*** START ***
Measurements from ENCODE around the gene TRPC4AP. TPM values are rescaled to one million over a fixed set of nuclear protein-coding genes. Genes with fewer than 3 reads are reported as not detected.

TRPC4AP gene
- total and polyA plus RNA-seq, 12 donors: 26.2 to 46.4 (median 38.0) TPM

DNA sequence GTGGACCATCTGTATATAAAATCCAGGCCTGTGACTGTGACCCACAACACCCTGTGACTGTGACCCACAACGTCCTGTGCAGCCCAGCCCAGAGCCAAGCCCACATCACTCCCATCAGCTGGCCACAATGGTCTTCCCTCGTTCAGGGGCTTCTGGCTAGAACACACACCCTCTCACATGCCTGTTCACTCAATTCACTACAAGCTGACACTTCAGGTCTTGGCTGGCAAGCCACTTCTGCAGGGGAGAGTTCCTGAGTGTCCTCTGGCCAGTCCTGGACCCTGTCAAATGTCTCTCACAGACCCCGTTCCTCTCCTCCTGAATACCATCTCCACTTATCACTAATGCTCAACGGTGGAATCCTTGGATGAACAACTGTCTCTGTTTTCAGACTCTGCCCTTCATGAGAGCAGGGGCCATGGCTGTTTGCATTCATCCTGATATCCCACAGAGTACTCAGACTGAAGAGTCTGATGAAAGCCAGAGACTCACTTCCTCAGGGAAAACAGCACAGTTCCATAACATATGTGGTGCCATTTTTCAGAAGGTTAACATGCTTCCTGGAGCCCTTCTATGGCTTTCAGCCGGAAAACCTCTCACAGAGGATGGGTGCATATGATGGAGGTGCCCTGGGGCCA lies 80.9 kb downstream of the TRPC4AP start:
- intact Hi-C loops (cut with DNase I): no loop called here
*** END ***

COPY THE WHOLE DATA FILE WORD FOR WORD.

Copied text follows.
Measurements from ENCODE around the gene TRPC4AP. TPM values are rescaled to one million over a fixed set of nuclear protein-coding genes. Genes with fewer than 3 reads are reported as not detected.

TRPC4AP gene
- total and polyA plus RNA-seq, 12 donors: 26.2 to 46.4 (median 38.0) TPM

DNA sequence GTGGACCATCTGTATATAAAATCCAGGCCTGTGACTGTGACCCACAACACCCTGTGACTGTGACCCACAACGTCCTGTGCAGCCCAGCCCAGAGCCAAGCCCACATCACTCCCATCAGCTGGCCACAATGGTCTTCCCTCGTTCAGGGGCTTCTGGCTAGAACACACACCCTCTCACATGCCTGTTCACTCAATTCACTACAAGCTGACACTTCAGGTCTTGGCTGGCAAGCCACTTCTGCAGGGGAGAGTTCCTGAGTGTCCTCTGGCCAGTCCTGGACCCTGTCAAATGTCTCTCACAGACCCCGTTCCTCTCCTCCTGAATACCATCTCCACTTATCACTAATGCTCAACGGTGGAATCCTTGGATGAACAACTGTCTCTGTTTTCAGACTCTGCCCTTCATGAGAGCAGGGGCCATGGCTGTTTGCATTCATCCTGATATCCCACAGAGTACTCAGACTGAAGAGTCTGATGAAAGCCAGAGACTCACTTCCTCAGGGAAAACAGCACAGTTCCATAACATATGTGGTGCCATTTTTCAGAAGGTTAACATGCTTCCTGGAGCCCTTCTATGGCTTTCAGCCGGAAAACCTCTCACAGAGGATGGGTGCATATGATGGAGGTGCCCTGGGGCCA lies 80.9 kb downstream of the TRPC4AP start:
- intact Hi-C loops (cut with DNase I): no loop called here